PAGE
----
Are Big Dogs Smarter Than Small Dogs? Size May Actually Predict Intelligence

Dogs as a species are incredibly diverse in size. There are tiny dog breeds, gigantic dog breeds, and everything in between.

A dog's size affects its health, and usually plays a part in determining a dog's lifespan. But some people have wondered if the effects of size go deeper than that: Can a dog's size predict its intelligence?

The types of intelligence possessed by dogs.

How do we measure intelligence in dogs? It's a difficult question. In his book _The Intelligence of Dogs_, psychology professor Stanley Coren breaks it into three categories:

  • Instinctive Intelligence: a dog's ability to perform the tasks it was bred for (herding, retrieving, guarding).
  • Adaptive Intelligence: a dog's ability to solve problems on its own.
  • Working and Obedience Intelligence: a dog's ability to learn from human's and perform on command. (Coren notes that this type of intelligence is the type most people seem interested in, and the type of intelligence that dog obedience trials measure.)

Are big dogs smarter than small dogs?

Coren sent a series of questionnaires to the American Kennel Club and the Canadian Kennel Club obedience trial judges, asking them to rank dog breeds by performance. (You can read more about Coren's research methods in his article for _Psychology Today._)

Based on the 199 complete sets of responses he received, Coren created a chart.

The chart shows medium to large dogs ranking as the most intelligent, with intelligence dropping off in both very small and very large dogs.

Can size really predict intelligence?

To be clear, The Intelligence of Dogs is not regarded as immutable truth. In Coren's own words, the book "received a lot of media attention and scientific commentary, both pro and con" when it was first published. But, assuming he is onto something, what could account for the relationship between size and intelligence in dogs?

In his article for _Psychology Today_, Coren brings up Theodosius Dobzhansky, a behavior geneticist and evolutionary biologist. Dobzhansky says that evolution favors the middle of a population. In other words, individual animals at the extremes are never as well-adapted as the animals with "average" characteristics.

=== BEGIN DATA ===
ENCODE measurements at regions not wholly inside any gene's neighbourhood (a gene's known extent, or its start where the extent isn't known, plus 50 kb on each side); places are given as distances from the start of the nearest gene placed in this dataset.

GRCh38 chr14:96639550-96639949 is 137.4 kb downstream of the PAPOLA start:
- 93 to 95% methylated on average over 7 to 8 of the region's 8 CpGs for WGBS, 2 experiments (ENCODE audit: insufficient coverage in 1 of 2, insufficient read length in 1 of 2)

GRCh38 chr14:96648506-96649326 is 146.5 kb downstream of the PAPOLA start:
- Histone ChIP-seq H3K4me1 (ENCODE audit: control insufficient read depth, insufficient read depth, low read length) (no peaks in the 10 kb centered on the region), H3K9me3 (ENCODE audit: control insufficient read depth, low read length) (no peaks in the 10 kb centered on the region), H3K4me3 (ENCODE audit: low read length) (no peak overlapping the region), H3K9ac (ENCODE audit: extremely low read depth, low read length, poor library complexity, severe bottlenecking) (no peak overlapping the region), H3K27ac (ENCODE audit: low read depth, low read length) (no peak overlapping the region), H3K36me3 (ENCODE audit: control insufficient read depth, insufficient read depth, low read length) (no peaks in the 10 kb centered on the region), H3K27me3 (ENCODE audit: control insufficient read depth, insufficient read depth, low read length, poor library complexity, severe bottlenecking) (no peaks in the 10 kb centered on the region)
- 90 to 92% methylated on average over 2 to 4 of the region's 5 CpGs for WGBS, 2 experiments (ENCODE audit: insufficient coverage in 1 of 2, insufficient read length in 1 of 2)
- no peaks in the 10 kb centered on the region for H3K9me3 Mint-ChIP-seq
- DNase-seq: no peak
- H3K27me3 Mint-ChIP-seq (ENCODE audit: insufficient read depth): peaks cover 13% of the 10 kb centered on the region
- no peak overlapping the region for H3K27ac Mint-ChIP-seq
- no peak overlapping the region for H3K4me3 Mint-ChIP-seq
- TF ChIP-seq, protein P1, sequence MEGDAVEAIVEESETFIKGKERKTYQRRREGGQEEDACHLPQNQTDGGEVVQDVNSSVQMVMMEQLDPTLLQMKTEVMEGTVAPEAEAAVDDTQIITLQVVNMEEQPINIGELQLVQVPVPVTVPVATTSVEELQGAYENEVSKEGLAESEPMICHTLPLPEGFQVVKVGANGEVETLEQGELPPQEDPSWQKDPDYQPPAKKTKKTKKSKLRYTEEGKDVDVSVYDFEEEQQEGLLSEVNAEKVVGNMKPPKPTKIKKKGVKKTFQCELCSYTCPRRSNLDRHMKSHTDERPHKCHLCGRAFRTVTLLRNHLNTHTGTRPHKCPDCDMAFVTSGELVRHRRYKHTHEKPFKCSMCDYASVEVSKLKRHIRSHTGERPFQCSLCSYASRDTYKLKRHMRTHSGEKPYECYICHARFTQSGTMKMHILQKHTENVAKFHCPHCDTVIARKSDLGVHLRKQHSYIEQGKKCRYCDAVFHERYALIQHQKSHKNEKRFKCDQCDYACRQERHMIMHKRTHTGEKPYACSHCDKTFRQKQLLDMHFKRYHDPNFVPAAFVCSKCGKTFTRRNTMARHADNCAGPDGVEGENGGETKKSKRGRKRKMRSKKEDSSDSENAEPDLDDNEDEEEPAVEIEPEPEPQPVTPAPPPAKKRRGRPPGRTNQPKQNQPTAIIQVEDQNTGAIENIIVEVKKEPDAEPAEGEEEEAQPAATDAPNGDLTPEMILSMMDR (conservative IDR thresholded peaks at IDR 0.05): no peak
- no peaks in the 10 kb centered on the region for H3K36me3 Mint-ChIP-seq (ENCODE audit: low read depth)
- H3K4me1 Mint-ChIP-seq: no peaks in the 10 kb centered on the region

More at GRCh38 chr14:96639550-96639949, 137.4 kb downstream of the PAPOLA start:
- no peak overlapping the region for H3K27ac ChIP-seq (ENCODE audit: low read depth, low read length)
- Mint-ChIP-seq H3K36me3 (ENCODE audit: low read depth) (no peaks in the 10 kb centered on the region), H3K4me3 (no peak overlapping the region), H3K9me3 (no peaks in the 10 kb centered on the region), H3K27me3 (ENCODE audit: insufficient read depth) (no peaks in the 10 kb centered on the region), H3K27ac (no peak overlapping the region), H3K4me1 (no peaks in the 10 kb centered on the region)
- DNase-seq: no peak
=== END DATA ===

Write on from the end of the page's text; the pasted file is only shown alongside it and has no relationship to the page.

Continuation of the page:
We also have to take into account that humans tend to treat small dogs differently than they treat large dogs. It's entirely possible that the way we treat our dogs has a bearing on the types of intelligence Coren tested for. For example, we have a tendency to forgive behaviors in small dogs that we reprimand in large dogs, such as jumping or barking. This phenomenon even has a name: small dog syndrome. A dog's experiences with its owners could affect how the dog performs in such a test, especially in the area of "working and obedience intelligence."

Does brain size affect a dog's intelligence?

It's tempting to theorize that brain size plays a part in a dog's intelligence. Much fuss has been made about whether brain size — both overall, and relative to body size — is an accurate predictor of intelligence. Humans, historically, have wanted to believe that a large brain relative to body size equates to a more intelligent species. Why? Because that would mean we, as a species, are geniuses. However, it's simply not true: brain size has very little to do with intelligence.

Alexandra Horowitz, author of the book _Inside of a Dog: What Dogs See, Smell, and Know_, points out that the brain of a wolf-sized dog is roughly 30 percent smaller than the brain of its ancestor, the gray wolf. Does that mean that the domesticated dog of today is less smart than its ancestor? Horowitz doesn't think so: "When the mere gaze from the dewy eyes of a member of this species causes you to get up from the couch, repair to the refrigerator and retrieve a hunk of cheese for your charge—well, you tell me who is smarter."

Conclusion

Professor Coren's research suggests that medium to large sized dogs are the most "intelligent," based on the three intelligence categories he used in the study. However, those categories are limited, and his research was based on questionnaires from obedience trial judges, who are human and thus subject to biases. Additionally, many factors in a dog's life, both genetic and environmental, could contribute to its intelligence. We don't have nearly enough evidence to definitively say that size affects intelligence one way or the other.